Iodinated contrast-induced thyrotoxicosis

Iodinated contrast-induced thyrotoxicosis is rare and may occur in patients with pre-existing thyroid disease and through complications of thyrotoxicosis (e.g. cardiac arrhythmia) may be fatal. Patients with a normal thyroid gland are unaffected.

Patients with existing thyrotoxicosis should not receive iodinated contrast medium  and high-risk patients (see below) should avoid iodinated contrast unless there is a strong indication .


A recent study has established a strong association between iodine contrast administration and subsequent new hyperthyroidism . Prevalence in iodine-deficient countries is estimated at 0.25-0.5% and in non-iodine deficient countries is 0.025%, although exact prevalence has yet to be determined.

Risk factors

Patients with multinodular goiter and Graves disease are considered at high risk. Other population groups at risk include:

  • elderly (due to the increased prevalence of nodular thyroid disease)
  • people living in areas of endemic iodine deficiency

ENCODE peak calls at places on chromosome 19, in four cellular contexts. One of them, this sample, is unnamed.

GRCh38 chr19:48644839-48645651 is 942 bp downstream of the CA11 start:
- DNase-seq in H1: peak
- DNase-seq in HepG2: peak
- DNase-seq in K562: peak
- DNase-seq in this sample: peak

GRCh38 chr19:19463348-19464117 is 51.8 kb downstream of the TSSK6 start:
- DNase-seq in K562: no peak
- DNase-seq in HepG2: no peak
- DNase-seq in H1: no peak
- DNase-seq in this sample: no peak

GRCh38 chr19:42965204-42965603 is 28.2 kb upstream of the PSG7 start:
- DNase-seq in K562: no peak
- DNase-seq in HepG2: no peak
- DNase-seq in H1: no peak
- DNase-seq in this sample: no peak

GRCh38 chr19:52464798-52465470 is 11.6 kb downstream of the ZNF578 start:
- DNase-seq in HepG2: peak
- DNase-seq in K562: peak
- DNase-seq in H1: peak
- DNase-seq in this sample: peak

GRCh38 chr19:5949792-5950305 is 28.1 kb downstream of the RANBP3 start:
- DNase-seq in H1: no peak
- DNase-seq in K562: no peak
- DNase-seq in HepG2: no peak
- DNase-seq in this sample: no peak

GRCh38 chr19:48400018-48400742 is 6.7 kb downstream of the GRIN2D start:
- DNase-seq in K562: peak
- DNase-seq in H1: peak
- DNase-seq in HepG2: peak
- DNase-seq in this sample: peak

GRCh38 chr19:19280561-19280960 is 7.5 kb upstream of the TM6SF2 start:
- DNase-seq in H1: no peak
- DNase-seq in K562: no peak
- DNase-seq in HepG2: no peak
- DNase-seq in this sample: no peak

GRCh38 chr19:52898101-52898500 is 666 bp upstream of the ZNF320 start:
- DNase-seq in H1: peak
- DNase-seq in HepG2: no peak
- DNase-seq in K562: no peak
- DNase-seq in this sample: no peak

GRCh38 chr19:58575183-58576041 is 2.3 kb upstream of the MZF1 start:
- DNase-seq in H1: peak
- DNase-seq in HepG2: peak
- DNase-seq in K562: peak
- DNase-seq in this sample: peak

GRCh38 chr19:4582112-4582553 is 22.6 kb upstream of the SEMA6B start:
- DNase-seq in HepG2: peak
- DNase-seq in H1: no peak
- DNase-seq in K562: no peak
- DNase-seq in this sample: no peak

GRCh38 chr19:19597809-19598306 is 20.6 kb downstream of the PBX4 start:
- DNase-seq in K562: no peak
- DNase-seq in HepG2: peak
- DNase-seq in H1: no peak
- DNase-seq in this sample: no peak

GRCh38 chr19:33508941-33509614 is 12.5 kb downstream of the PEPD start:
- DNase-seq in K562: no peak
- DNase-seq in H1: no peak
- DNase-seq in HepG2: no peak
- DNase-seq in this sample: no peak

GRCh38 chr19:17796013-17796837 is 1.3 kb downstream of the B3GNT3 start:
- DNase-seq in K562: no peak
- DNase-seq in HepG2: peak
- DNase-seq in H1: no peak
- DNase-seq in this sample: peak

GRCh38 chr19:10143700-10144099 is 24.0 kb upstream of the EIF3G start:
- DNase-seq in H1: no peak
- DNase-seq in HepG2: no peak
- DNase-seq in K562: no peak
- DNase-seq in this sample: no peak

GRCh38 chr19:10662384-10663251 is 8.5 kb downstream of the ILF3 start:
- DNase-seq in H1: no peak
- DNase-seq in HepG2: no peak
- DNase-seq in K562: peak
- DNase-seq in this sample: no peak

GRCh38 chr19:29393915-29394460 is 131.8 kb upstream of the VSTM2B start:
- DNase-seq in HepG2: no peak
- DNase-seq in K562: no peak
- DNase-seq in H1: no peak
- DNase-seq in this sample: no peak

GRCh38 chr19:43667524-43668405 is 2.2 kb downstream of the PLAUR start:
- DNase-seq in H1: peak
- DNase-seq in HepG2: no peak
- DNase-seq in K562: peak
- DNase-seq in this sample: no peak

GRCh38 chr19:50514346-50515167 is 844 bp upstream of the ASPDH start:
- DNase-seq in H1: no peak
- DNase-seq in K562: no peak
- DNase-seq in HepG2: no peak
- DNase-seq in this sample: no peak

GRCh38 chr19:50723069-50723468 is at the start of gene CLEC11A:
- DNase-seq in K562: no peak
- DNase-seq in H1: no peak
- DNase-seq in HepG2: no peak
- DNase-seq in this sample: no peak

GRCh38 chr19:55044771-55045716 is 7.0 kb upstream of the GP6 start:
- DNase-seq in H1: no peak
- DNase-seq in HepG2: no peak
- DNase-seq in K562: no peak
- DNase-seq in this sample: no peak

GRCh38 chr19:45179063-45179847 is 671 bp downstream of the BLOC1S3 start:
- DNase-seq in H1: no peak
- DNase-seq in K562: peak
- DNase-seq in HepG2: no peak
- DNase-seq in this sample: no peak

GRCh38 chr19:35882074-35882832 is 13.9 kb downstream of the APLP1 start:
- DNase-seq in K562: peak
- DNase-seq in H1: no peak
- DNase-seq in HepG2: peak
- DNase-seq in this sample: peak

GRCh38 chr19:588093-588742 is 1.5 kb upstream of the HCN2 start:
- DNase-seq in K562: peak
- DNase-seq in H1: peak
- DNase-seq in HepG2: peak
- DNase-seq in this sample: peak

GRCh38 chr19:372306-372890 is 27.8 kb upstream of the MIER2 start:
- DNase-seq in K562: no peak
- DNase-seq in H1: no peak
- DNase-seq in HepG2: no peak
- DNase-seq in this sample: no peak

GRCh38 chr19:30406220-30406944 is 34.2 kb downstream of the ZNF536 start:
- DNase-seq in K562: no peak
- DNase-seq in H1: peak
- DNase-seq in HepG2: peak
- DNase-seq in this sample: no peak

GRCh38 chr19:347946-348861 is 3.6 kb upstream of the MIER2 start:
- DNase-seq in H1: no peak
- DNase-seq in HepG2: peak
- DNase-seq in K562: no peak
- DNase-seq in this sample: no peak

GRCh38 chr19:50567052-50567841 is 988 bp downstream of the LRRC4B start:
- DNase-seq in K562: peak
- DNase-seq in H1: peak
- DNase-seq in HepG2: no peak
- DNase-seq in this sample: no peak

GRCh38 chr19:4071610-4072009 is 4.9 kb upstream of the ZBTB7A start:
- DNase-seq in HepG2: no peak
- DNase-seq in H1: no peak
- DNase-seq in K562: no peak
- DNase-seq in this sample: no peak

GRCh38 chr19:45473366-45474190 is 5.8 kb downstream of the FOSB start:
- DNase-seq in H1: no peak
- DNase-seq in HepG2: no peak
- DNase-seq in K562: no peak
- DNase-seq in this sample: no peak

Administration of iodinated contrast results in a large iodine load to the thyroid (at least 90 times the daily recommended intake), which may lead to increased secretion of thyroid hormones (see: Jod-Basedow phenomenon).

Hyperthyroidism develops over 2-12 weeks  and is more commonly latent (i.e. clinically silent) than overt (i.e. thyrotoxicosis) .

Treatment and prognosis

Various treatment schedules have been proposed for prophylaxis , however, it is not unanimously recommended . Patients at high risk, especially those with an underlying unstable cardiovascular disease, should have thyroid function tests carefully monitored after administration .